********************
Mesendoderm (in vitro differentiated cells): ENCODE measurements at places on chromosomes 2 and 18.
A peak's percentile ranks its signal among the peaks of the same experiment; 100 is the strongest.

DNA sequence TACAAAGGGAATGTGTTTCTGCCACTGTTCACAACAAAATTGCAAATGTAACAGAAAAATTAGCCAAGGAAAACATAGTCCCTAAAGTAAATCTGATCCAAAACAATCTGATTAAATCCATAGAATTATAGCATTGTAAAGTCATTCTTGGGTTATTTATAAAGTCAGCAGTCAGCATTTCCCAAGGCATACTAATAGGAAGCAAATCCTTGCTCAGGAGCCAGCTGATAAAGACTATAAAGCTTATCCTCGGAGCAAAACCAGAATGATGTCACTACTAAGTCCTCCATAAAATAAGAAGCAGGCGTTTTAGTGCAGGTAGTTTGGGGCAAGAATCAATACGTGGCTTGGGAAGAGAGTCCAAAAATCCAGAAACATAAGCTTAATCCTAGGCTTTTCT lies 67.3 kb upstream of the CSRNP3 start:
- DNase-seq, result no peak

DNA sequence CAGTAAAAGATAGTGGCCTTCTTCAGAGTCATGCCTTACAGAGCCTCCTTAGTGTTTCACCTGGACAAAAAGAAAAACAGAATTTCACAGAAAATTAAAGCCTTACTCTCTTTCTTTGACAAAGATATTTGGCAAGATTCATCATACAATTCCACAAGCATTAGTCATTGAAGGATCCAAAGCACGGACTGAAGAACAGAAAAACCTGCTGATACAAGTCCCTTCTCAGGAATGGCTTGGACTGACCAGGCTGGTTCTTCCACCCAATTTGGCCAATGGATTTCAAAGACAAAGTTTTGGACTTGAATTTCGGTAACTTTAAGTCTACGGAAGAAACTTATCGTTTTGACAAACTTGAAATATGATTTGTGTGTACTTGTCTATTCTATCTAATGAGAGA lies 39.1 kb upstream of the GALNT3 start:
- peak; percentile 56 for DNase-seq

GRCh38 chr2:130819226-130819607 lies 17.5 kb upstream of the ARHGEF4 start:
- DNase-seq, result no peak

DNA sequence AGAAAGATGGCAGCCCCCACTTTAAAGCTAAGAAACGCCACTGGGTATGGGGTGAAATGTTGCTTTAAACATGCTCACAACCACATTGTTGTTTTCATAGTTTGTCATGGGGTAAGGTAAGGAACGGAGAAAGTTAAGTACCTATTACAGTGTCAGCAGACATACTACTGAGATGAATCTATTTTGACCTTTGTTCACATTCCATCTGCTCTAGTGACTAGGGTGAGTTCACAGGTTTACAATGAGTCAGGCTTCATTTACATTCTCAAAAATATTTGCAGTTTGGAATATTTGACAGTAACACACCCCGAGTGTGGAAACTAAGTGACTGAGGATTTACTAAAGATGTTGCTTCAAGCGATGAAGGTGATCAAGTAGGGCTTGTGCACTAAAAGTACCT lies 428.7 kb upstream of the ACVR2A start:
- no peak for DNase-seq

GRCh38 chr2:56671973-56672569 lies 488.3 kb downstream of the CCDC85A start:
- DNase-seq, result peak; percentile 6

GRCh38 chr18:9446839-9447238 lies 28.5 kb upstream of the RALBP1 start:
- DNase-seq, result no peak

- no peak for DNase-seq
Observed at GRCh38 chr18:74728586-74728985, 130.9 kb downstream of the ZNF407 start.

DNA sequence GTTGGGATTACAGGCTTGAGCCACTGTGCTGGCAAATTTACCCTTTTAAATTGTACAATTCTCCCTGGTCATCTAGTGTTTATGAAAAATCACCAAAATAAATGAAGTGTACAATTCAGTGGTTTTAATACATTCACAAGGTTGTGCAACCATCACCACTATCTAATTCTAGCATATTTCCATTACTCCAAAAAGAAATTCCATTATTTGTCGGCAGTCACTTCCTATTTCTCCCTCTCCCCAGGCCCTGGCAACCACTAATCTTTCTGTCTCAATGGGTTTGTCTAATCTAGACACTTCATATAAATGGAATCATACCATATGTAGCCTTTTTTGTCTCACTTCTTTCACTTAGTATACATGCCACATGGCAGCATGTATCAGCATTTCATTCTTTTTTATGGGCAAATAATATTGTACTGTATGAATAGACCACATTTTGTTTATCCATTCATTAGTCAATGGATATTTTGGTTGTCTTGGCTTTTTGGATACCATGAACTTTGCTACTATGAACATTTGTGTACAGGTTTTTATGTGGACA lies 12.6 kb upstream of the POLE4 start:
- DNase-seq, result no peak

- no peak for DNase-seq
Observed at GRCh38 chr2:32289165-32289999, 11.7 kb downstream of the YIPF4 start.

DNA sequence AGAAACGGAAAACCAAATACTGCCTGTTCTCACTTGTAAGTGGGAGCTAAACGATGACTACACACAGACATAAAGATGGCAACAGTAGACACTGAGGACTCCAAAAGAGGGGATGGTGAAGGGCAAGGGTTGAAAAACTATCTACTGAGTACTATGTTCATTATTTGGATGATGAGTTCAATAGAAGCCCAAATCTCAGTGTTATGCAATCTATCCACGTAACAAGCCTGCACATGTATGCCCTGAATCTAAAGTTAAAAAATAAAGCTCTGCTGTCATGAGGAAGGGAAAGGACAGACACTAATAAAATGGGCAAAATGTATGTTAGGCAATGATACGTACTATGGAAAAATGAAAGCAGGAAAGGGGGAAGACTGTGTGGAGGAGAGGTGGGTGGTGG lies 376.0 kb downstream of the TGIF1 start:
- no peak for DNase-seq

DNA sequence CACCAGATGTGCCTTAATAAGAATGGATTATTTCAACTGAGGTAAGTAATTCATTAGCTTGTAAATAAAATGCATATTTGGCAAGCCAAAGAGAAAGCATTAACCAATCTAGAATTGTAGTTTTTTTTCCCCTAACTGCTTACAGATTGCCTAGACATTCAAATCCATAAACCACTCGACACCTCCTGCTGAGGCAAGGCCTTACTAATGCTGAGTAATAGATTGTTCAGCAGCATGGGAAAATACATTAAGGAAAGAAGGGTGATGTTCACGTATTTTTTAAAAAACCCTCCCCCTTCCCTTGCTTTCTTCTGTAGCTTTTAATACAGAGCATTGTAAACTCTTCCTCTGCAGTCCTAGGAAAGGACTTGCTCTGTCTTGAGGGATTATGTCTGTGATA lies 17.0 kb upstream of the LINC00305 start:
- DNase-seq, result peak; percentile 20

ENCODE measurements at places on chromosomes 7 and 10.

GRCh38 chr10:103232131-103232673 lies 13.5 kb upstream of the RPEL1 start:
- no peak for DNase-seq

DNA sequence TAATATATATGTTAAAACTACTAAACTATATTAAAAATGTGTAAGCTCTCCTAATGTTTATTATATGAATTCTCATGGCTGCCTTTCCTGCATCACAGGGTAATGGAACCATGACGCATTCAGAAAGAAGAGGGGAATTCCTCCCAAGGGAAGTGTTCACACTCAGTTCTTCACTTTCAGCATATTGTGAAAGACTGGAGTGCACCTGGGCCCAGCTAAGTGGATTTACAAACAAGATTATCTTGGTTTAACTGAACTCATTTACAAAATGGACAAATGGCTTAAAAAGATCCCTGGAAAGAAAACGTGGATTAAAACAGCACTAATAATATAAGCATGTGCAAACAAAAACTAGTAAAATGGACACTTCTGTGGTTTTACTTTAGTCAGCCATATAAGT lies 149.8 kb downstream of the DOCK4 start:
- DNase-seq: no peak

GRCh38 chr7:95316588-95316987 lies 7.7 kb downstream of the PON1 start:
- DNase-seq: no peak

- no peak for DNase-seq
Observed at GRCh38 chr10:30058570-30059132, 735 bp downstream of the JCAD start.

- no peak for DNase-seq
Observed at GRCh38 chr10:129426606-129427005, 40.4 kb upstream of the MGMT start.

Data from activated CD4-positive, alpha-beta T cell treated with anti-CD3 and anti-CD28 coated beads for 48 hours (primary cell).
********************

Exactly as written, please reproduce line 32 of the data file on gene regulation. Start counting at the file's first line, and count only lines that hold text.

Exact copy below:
- no peak for DNase-seq